Set in present day New York City, "Happy Hour" is a literate and often funny story of love and how to receive it. Tulley, a once-promising literary star now biding his time as an ...
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On the eve of selling her mother's house, a thirty-something housewife wakes up to a hangover surrounded by her best friends from high school, who were used to partying in the house in an ... See full summary »
When a rookie operative's mistake costs the lives of his entire team, he's forced on the run and must piece together the truth by re-creating the events of the ill-fated mission with only the audio recording to guide him.
Four women. All in their 30s. Three married, one divorcee. They are able to tell each other anything. Or at least they thought. One day, after losing in divorce court, one of them gives up ... See full summary »
Set in present day New York City, "Happy Hour" is a literate and often funny story of love and how to receive it. Tulley, a once-promising literary star now biding his time as an advertising copy editor, moves from cynicism to acceptance as he secretly hopes to write a great novel only to learn that his life of booze will end all too soon. Levine, his best friend and Natalie, the woman who might have saved him, suffer the pain of Tulley's anger and rejection. Written by
After some time in the movie, Levine asks: "I don't suppose she has a sister", and Tulley answers: "Three brothers". The line: "I can't catch a break. What's her mother like?" was totally improvised. That's why Tulley almost chokes on the bourbon. See more »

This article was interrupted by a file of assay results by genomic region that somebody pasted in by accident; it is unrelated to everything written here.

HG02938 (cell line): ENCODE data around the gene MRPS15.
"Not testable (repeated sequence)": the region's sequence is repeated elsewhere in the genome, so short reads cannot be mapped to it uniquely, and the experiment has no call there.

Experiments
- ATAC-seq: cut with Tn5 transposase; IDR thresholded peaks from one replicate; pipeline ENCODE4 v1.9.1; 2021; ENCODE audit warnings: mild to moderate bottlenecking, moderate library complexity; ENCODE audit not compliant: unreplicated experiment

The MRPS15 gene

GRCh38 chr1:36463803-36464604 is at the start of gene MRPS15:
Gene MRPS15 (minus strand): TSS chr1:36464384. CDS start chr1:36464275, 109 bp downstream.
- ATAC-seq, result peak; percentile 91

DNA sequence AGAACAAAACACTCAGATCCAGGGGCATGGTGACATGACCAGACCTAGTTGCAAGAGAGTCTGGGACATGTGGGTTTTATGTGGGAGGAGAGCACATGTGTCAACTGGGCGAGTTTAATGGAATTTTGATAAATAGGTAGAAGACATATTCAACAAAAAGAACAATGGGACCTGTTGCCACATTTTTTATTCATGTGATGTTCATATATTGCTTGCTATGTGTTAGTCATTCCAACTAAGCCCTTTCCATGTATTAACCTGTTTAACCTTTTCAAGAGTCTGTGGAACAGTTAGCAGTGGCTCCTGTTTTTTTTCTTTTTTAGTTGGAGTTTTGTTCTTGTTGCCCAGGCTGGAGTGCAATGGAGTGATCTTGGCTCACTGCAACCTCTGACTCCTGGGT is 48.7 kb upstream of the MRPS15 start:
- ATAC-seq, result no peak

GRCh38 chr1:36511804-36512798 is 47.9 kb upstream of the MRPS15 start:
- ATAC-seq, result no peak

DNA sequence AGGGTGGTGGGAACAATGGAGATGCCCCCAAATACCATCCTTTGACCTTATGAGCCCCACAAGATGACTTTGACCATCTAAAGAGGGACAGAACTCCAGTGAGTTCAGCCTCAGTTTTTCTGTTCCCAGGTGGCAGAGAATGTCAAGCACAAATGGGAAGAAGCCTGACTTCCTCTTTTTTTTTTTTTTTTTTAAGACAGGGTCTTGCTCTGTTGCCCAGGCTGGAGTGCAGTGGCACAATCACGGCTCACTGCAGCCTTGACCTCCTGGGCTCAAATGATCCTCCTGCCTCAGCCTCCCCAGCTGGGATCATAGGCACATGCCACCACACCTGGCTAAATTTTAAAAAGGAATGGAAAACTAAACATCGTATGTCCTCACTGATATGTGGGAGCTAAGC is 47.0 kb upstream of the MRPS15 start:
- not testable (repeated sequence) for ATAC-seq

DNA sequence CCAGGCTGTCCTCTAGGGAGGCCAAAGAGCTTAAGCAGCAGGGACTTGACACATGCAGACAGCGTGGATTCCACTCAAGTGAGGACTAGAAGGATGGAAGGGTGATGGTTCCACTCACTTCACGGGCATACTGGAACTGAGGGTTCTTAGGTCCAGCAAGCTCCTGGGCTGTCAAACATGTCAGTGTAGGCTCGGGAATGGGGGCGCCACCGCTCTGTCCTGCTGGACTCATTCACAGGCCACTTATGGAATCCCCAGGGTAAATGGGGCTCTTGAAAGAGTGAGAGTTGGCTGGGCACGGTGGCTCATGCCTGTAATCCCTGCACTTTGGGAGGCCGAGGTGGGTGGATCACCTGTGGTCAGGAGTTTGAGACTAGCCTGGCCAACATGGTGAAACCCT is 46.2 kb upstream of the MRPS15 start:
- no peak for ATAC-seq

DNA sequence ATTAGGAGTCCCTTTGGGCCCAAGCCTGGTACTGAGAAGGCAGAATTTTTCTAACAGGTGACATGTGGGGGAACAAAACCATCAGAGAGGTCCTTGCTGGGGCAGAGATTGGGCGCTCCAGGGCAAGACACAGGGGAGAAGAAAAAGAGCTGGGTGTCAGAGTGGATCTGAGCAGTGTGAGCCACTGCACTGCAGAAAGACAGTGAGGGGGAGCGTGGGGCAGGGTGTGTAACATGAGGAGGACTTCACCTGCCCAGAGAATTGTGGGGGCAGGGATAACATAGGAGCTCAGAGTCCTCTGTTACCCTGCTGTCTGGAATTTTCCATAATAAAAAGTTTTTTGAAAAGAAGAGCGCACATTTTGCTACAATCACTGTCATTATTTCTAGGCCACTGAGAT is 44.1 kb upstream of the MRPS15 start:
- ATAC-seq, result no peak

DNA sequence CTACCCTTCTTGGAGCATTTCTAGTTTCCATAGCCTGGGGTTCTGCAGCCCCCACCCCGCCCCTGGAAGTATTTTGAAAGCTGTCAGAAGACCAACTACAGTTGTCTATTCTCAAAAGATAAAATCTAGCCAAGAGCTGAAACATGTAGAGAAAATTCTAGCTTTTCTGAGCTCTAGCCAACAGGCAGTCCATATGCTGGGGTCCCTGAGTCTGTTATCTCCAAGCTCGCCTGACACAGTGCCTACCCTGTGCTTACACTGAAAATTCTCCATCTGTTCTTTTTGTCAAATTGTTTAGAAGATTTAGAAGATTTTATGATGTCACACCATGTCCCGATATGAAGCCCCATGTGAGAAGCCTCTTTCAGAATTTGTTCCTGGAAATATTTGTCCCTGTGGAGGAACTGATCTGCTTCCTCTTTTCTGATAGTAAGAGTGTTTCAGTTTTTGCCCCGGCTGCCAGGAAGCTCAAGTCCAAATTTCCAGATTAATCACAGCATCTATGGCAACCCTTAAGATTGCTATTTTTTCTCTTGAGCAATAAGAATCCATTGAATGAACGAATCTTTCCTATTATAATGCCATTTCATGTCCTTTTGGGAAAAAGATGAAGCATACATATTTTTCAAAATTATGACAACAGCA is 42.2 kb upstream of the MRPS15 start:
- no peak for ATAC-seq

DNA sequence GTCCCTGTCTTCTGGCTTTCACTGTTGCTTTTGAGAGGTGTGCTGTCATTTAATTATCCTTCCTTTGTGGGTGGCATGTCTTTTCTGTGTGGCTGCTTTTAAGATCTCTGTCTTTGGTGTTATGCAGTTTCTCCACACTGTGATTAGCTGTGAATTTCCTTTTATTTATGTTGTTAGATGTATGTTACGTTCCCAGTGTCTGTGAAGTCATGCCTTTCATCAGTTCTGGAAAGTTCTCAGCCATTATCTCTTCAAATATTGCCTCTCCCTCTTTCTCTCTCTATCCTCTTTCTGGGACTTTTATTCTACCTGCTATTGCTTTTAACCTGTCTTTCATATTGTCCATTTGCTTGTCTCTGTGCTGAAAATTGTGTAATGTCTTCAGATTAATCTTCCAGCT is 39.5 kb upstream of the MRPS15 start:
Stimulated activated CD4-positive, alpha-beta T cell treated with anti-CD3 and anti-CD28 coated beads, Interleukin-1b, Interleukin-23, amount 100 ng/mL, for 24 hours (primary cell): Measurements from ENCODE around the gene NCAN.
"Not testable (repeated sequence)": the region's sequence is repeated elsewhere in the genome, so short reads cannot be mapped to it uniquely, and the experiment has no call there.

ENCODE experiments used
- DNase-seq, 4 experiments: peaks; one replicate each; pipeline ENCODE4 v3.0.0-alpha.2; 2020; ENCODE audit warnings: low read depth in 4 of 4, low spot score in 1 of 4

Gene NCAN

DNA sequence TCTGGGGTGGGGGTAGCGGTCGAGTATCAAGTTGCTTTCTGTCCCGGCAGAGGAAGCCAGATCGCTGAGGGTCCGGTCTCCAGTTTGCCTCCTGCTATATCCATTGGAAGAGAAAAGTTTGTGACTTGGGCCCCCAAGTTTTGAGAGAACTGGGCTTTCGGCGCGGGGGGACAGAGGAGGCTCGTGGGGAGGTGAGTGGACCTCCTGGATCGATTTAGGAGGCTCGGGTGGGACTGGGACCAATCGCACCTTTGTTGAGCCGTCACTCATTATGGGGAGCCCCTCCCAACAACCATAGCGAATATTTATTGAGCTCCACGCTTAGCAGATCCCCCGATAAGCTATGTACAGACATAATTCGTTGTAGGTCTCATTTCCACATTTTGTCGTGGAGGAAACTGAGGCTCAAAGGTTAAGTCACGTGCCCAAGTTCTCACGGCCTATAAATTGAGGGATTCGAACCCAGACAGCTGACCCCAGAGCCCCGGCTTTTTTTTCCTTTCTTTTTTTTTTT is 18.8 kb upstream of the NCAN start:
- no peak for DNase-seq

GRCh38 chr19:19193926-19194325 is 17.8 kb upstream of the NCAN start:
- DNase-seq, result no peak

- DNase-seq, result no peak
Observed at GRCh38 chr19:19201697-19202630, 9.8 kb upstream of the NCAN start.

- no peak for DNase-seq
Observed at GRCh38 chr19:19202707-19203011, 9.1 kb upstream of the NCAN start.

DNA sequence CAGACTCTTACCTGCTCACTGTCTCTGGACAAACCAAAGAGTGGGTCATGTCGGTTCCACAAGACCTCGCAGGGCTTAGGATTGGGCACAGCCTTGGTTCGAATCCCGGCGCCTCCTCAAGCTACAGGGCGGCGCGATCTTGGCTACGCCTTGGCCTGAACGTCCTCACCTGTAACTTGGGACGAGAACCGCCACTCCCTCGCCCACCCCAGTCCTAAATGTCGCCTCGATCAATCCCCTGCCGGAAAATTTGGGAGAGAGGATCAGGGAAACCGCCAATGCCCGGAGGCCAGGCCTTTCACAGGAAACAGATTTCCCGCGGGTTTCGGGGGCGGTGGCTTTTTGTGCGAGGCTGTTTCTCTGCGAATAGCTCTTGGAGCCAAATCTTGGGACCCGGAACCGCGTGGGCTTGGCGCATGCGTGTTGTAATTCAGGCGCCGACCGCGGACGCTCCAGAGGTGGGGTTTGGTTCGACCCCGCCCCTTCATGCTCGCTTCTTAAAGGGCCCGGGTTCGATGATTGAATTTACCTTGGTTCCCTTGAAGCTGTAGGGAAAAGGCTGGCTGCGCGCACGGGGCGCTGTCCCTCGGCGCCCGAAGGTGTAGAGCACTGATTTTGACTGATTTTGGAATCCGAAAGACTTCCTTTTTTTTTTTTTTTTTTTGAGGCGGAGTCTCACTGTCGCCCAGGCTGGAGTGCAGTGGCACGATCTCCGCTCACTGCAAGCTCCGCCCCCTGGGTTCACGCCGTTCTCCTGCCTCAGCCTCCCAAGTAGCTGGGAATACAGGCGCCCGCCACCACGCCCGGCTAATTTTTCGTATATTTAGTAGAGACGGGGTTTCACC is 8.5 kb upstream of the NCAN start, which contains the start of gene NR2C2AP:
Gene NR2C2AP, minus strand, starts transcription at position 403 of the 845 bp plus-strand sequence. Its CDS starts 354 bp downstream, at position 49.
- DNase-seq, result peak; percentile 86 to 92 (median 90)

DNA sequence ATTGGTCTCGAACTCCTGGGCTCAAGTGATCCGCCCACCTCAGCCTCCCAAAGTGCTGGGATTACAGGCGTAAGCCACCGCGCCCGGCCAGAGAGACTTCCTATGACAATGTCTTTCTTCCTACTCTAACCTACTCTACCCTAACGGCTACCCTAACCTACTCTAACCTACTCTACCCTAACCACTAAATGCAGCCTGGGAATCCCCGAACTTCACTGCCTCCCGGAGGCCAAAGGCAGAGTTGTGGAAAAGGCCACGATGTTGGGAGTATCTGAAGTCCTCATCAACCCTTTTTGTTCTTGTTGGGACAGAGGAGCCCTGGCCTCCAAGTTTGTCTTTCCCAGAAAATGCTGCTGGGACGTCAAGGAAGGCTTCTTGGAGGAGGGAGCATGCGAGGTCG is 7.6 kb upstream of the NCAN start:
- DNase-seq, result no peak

"Happy Hour" is a well-acted but dated feeling portrait of an alcoholic.
Far less harrowing than addiction films from "Days of Wine and Roses" and "The Lost Weekend" to "Permanent Midnight," writer/director Mike Bencivenga makes a heavy drinker and his enablers out to be genial wasters of talent until the physical ramifications become unavoidable.
Anthony LaPaglia is a charismatic alcoholic, if a mean supervisor at work, and we have to accept that is enough to justify the noble loyalty of a teacher he picks up in a bar and his best friend, a long-time co-worker. The triangle is also old-fashioned, barely hinting at the kinds of depths as are in "A Home at the End of the World." There's a brief mention in passing that his mother is also an alcoholic, but the friends seem to be social drinkers who were just keeping him company drink for drink, and can give it up at will and be inspired by LaPaglia's character to change their lives.
The voice-over narration is a bit "Sunset Boulevard"-ish, but is fit into the story line of the central character as a writer finishing his book.
Nice NYC touches: to have LaPaglia be a kind of Delbert McClinton in Mary Lou Lord's band and to have his dad, as played by Robert Vaughn, be part of a circle at The Algonquin that includes such noted commentators on heavy drinking as Pete Hamill and Steve Dunleavy.
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